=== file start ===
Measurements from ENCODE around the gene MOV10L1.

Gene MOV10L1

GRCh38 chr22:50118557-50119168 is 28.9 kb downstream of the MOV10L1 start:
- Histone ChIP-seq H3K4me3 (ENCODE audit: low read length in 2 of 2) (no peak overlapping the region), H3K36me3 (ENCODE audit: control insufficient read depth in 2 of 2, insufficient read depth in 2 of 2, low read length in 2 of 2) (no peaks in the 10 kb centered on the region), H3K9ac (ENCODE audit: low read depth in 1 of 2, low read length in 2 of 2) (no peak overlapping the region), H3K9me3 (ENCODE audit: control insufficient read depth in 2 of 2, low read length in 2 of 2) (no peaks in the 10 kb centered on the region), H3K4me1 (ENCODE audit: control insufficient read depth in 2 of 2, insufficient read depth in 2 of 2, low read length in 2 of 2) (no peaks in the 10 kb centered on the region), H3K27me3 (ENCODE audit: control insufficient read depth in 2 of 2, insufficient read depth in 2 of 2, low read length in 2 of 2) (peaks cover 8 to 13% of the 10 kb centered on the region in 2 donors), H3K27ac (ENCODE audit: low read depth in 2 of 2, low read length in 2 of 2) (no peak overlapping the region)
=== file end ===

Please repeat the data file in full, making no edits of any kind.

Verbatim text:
Measurements from ENCODE around the gene MOV10L1.

Gene MOV10L1

GRCh38 chr22:50118557-50119168 is 28.9 kb downstream of the MOV10L1 start:
- Histone ChIP-seq H3K4me3 (ENCODE audit: low read length in 2 of 2) (no peak overlapping the region), H3K36me3 (ENCODE audit: control insufficient read depth in 2 of 2, insufficient read depth in 2 of 2, low read length in 2 of 2) (no peaks in the 10 kb centered on the region), H3K9ac (ENCODE audit: low read depth in 1 of 2, low read length in 2 of 2) (no peak overlapping the region), H3K9me3 (ENCODE audit: control insufficient read depth in 2 of 2, low read length in 2 of 2) (no peaks in the 10 kb centered on the region), H3K4me1 (ENCODE audit: control insufficient read depth in 2 of 2, insufficient read depth in 2 of 2, low read length in 2 of 2) (no peaks in the 10 kb centered on the region), H3K27me3 (ENCODE audit: control insufficient read depth in 2 of 2, insufficient read depth in 2 of 2, low read length in 2 of 2) (peaks cover 8 to 13% of the 10 kb centered on the region in 2 donors), H3K27ac (ENCODE audit: low read depth in 2 of 2, low read length in 2 of 2) (no peak overlapping the region)